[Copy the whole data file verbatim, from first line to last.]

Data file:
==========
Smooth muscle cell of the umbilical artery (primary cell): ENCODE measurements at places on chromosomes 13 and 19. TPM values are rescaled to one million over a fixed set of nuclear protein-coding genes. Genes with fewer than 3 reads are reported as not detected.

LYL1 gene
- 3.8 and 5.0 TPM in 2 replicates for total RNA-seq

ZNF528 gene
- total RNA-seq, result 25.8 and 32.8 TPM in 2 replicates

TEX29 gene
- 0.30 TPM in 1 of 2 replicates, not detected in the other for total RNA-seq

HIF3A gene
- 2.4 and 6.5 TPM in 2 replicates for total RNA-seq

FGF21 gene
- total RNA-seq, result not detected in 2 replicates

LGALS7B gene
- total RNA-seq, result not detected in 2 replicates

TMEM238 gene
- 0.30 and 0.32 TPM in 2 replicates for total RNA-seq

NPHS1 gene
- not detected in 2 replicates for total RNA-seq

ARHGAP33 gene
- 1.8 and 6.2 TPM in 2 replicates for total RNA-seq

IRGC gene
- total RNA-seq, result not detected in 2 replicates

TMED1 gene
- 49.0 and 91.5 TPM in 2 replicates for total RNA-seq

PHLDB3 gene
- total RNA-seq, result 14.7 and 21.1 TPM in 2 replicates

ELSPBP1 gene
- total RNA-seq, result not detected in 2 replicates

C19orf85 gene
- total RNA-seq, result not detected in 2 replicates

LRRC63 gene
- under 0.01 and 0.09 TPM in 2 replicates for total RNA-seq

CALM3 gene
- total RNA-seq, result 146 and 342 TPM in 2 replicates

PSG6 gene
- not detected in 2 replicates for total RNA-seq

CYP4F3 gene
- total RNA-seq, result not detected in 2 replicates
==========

Smooth muscle cell of the umbilical artery (primary cell): ENCODE measurements at places on chromosomes 13 and 19. TPM values are rescaled to one million over a fixed set of nuclear protein-coding genes. Genes with fewer than 3 reads are reported as not detected.

LYL1 gene
- 3.8 and 5.0 TPM in 2 replicates for total RNA-seq

ZNF528 gene
- total RNA-seq, result 25.8 and 32.8 TPM in 2 replicates

TEX29 gene
- 0.30 TPM in 1 of 2 replicates, not detected in the other for total RNA-seq

HIF3A gene
- 2.4 and 6.5 TPM in 2 replicates for total RNA-seq

FGF21 gene
- total RNA-seq, result not detected in 2 replicates

LGALS7B gene
- total RNA-seq, result not detected in 2 replicates

TMEM238 gene
- 0.30 and 0.32 TPM in 2 replicates for total RNA-seq

NPHS1 gene
- not detected in 2 replicates for total RNA-seq

ARHGAP33 gene
- 1.8 and 6.2 TPM in 2 replicates for total RNA-seq

IRGC gene
- total RNA-seq, result not detected in 2 replicates

TMED1 gene
- 49.0 and 91.5 TPM in 2 replicates for total RNA-seq

PHLDB3 gene
- total RNA-seq, result 14.7 and 21.1 TPM in 2 replicates

ELSPBP1 gene
- total RNA-seq, result not detected in 2 replicates

C19orf85 gene
- total RNA-seq, result not detected in 2 replicates

LRRC63 gene
- under 0.01 and 0.09 TPM in 2 replicates for total RNA-seq

CALM3 gene
- total RNA-seq, result 146 and 342 TPM in 2 replicates

PSG6 gene
- not detected in 2 replicates for total RNA-seq

CYP4F3 gene
- total RNA-seq, result not detected in 2 replicates